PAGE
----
As the Occupy Wall Street movement inspires protests in more U.S. cities, a website has popped up that seems to be trading on the group's somewhat nebulous status and lack of formal organization.
The site, called OccupyParty.org, has been disavowed on the actual Occupy Wall Street site, where the author also noted, "We are not a political institution."
OccupyParty has a landing page that features what you might expect from a young political movement: images of a diverse crowd of smiling people, waving flags; an image of the U.S. Constitution; and a video purporting to show dastardly Wall Street bankers.
The only snag: other than an embedded YouTube video (from another group), the page is devoid of any working links to information about Occupy Wall Street — or even more about "The Occupy Party."
A look at the page's source code finds that even the link under "Latest Events" is a mere hashtag placeholder — which returns anyone who clicks on it to the top of the page they're already on.
Other than the video, there are only three working outbound links. And they're all Google Ad slots — a circumstance that would be highly unusual for a grass-roots group seeking to round up more support.
In that light, the page's welcome message from "The Occupy Party" comes off a bit like a sarcastic joke:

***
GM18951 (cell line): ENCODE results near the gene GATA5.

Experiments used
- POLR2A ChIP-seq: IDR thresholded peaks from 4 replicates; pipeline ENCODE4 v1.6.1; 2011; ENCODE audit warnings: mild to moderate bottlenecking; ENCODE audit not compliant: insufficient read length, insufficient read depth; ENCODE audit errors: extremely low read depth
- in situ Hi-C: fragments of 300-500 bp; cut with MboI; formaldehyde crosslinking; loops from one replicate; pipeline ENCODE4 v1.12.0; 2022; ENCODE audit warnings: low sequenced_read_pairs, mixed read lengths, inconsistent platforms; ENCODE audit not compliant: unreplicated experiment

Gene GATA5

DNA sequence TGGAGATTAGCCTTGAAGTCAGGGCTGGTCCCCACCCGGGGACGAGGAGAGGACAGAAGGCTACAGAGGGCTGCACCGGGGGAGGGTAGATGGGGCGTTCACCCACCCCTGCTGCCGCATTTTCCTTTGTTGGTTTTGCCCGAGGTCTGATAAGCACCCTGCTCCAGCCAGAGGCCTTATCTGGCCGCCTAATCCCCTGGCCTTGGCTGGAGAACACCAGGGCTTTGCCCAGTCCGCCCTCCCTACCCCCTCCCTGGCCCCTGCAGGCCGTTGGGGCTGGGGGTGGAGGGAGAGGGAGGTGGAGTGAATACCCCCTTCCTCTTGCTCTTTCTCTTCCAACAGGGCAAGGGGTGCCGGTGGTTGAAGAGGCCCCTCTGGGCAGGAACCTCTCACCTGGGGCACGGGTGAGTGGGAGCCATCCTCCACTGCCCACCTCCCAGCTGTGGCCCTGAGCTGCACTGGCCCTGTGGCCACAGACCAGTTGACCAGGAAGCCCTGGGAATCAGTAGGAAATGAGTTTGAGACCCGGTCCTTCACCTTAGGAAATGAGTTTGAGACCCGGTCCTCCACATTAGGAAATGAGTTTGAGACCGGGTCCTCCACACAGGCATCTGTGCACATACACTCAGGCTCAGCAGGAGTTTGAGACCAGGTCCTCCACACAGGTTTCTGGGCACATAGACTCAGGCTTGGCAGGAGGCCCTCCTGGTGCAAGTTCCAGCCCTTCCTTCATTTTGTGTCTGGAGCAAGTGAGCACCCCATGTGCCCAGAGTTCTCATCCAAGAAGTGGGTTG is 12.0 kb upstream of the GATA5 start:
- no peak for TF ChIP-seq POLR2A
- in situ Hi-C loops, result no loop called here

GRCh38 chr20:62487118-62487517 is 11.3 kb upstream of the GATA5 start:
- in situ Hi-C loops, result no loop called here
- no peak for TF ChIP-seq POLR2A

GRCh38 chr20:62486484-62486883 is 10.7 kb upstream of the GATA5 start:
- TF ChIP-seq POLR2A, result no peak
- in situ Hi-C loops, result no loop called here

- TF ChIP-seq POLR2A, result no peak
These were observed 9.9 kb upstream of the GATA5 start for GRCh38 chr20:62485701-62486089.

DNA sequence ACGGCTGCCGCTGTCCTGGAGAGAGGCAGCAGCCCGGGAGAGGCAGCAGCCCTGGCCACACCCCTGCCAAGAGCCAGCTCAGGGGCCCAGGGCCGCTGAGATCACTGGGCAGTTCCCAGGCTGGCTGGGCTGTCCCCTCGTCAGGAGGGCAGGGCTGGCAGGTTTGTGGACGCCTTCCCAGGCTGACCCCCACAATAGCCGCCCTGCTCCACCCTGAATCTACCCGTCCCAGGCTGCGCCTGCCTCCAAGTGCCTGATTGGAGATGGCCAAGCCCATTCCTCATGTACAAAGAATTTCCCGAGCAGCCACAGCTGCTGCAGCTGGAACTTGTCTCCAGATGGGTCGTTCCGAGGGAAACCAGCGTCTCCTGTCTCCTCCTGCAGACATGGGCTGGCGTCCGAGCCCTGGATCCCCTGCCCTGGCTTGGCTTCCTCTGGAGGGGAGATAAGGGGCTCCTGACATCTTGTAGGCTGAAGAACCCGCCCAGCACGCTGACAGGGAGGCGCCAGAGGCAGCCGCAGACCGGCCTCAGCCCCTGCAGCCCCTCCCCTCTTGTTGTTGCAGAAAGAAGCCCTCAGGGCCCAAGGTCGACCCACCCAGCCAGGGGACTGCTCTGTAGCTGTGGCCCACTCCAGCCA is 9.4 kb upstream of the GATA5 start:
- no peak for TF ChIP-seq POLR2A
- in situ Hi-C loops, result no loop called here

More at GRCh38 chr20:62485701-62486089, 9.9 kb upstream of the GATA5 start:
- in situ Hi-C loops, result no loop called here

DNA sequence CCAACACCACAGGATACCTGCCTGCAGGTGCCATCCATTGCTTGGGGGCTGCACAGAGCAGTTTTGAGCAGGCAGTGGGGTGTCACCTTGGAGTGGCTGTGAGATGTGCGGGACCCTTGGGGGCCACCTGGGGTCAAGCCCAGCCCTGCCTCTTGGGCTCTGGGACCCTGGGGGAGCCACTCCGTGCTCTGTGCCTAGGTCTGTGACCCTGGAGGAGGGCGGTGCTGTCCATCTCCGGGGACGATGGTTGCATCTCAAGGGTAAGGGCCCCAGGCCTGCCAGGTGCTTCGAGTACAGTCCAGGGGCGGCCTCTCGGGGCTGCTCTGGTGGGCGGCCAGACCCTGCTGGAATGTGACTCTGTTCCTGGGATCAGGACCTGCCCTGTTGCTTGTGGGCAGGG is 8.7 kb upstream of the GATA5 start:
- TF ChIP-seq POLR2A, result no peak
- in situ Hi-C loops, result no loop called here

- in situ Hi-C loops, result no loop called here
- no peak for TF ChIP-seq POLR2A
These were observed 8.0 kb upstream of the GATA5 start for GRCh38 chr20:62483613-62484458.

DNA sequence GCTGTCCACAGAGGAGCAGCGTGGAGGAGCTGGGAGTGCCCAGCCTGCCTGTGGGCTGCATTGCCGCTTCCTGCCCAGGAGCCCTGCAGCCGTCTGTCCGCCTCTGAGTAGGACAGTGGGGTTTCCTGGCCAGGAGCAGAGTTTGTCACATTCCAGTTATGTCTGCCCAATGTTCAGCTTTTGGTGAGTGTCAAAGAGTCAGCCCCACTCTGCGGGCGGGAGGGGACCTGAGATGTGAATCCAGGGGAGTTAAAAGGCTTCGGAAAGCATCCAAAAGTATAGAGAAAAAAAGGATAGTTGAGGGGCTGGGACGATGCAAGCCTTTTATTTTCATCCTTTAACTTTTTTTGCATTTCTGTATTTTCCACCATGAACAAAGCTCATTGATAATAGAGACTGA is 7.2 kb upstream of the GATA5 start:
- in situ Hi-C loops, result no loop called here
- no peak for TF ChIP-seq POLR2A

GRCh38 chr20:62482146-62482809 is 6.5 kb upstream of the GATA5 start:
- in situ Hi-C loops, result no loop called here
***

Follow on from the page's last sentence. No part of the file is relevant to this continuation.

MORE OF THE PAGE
We are the 99%! The Occupy Party is a grassroots national movement and resistance protesting the 1% that own 50% of everything. We will not be intimidated and silent anymore with our civil resistance and street protests. We will no longer tolerate the greed and corruption of the 1%.
Of course, it's possible that something other than greed inspired this site's creation. But whatever that something may be, it's not immediately evident.
A bit of research turns up more information about the site. It was registered on Oct. 2, 2011, using a post office box in Australia — the Fortitude Valley section of Brisbane, to be exact.
If the site is in fact a jaded attempt to cash in on burgeoning interest in the Occupy Wall Street movement, its administrators are being sneaky in another way, as well. Because as we know here at NPR.org, using the ".org" suffix traditionally means that you're a non-commercial enterprise.
Update at 2 p.m. ET: An email sent to the registrar's account listed online, sent before this post was published, has not yet been answered.
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